Mastery of motor tasks requires cognitive skills . In addition to coactivation of the prefrontal cortex, cerebellum, and basal ganglia during various motor and cognitive tasks, motor and cognitive skills have several underlying processes in common, such as sequencing, monitoring, and planning . Performance of complex motor tasks is extremely variable  and requires a higher level of EFs than the performance of simple motor tasks . This variability determines whether, and to what extent, cognitive control processes are needed for successful task performance . Overweight/obese preschoolers may have greater performance variability on gross motor tasks because of excess weight . Thus, in overweight/obese preschoolers, motor tasks may be more challenging and present a stronger correlation with cognitive abilities than in normal weight preschoolers . However, to the best of our knowledge, the relationship between EFs and gross motor skills has not been explored in overweight/obese preschoolers. Therefore, it is also not known whether EFs can predict gross motor skills in preschoolers with excess weight.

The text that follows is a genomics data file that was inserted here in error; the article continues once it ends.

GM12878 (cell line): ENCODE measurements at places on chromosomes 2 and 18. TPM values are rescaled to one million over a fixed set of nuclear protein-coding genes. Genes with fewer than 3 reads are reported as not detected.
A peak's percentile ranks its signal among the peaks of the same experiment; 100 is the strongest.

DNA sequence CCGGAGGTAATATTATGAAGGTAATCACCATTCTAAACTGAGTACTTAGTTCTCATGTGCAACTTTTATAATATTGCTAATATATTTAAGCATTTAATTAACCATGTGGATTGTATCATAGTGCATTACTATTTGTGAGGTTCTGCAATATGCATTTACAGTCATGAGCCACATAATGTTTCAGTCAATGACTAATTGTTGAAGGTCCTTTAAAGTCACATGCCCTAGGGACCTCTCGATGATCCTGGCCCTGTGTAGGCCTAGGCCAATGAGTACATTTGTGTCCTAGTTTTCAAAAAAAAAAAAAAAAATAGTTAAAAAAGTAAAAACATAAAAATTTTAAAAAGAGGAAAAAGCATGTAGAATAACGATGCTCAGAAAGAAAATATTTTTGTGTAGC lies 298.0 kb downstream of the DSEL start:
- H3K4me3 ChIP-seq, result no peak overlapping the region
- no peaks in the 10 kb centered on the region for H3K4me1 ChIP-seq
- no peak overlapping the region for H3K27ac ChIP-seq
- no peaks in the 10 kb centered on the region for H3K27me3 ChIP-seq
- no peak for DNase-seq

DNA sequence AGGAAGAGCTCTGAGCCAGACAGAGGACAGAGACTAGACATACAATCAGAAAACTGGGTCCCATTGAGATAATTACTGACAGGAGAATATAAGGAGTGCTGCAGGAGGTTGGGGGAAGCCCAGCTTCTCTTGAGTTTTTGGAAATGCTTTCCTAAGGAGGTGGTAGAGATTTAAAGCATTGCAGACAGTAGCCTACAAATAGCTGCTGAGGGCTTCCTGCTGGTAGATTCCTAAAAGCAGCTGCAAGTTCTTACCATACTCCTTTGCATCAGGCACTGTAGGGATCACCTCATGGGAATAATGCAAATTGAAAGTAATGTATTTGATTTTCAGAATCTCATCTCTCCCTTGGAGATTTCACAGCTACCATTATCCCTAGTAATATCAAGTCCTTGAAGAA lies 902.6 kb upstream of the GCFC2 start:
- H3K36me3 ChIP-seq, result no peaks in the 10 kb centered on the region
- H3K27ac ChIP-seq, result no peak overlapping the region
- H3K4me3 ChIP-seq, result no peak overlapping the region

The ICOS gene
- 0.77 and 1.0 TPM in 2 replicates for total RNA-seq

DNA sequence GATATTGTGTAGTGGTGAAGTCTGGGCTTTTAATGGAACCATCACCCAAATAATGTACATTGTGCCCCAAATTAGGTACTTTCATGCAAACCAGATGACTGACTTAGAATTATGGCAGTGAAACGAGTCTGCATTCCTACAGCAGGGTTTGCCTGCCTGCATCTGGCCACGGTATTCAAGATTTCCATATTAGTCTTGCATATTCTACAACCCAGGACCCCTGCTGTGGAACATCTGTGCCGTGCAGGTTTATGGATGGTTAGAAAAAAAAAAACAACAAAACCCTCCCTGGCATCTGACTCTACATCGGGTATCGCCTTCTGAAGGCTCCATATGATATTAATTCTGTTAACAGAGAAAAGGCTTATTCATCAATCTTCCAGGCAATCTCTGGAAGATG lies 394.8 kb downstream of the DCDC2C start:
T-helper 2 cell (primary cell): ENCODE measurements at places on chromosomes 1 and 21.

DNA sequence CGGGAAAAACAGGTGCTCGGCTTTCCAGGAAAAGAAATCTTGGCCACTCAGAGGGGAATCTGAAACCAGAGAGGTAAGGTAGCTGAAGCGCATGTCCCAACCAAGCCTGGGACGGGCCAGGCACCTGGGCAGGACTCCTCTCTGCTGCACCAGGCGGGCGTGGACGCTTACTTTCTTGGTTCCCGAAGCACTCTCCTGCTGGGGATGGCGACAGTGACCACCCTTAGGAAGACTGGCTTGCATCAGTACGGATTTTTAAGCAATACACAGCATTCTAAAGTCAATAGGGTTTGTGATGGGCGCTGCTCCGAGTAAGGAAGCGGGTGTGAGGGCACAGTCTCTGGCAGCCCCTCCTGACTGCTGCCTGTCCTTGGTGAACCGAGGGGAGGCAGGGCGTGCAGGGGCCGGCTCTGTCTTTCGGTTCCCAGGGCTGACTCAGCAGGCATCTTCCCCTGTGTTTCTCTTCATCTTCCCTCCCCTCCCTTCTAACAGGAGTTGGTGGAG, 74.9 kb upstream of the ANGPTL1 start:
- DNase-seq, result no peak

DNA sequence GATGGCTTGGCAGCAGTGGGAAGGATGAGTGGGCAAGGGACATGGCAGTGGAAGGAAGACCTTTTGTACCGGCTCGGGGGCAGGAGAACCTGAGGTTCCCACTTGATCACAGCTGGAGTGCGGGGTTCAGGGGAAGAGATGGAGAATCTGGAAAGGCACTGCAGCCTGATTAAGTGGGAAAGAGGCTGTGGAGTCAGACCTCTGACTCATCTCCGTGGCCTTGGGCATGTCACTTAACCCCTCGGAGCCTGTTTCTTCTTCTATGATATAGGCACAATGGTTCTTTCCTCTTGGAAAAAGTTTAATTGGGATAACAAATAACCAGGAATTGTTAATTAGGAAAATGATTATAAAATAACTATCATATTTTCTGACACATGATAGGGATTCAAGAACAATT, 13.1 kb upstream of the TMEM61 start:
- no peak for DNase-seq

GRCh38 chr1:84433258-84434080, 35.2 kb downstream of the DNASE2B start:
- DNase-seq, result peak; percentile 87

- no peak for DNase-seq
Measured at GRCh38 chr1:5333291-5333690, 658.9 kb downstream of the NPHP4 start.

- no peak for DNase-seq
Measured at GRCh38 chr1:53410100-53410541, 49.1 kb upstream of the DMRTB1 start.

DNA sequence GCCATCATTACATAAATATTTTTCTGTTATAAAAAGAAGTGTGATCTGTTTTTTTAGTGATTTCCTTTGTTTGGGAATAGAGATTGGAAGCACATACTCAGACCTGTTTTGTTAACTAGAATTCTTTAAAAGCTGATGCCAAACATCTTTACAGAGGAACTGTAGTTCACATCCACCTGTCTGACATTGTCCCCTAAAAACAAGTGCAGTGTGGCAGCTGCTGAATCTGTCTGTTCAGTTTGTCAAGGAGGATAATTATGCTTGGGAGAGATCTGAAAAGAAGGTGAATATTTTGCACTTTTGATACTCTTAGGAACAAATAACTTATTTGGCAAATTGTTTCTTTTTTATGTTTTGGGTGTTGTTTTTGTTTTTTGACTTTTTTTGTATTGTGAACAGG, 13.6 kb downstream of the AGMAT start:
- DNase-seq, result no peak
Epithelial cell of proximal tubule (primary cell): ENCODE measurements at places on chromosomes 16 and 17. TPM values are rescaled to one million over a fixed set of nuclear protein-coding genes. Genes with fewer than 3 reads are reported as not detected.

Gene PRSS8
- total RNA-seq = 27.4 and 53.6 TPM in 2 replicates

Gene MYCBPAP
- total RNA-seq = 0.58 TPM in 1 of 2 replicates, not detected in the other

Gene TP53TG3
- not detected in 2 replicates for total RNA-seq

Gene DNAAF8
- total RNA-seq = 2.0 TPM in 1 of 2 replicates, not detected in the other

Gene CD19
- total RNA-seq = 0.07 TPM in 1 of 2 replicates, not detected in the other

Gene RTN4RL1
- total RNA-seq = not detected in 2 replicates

Studies that evaluated the EFs as predictors of motor performance, are scarce, especially in preschoolers [46,47,48]. Furthermore, these studies did not specifically focus on core components of EFs or on more complex EFs, but used some measures of EFs for assessment of general cognitive function. Thus, it may be possible to infer the prediction of EFs in preschoolers. The results of a study carried out by the research group of the present study showed that global cognitive function (orientation, attention and working memory, episodic memory, language, and constructional praxis) is an important predictor of gross motor skills in preschoolers, although no specific tests were used to assess the core components of EFs . However, in a sample of children aged 5 to 6 years, Wassenberg et al.  found that global cognitive function (general verbal and non-verbal cognitive ability) was not related to motor performance, but rather to separate cognitive measures (visual motor integration, working memory, and number of correct words in the Semantic Verbal Fluency [SVF]), which were predictors of the global measure of motor performance (including fine and gross motor skills). On the other hand, Peyre et al.  found that attention and language skills at age 3 contribute to favorable changes in motor skills at age 6. The assessment of language skills also included the number of correct words in the SFV, but alone was not associated with motor skills. The SFV also assesses EFs , but the SVF scores needed for more detailed evaluation of EFs (i.e., amount of errors ), especially cognitive flexibility, were not evaluated in either study [47, 48]. Regarding planning, although it can also be related to gross motor skills , no previous study has exclusively evaluated this relationship in preschoolers. Therefore, a gap remains in relation to the possibility of an association between certain aspects of self-regulation and gross motor skills in the preschool period .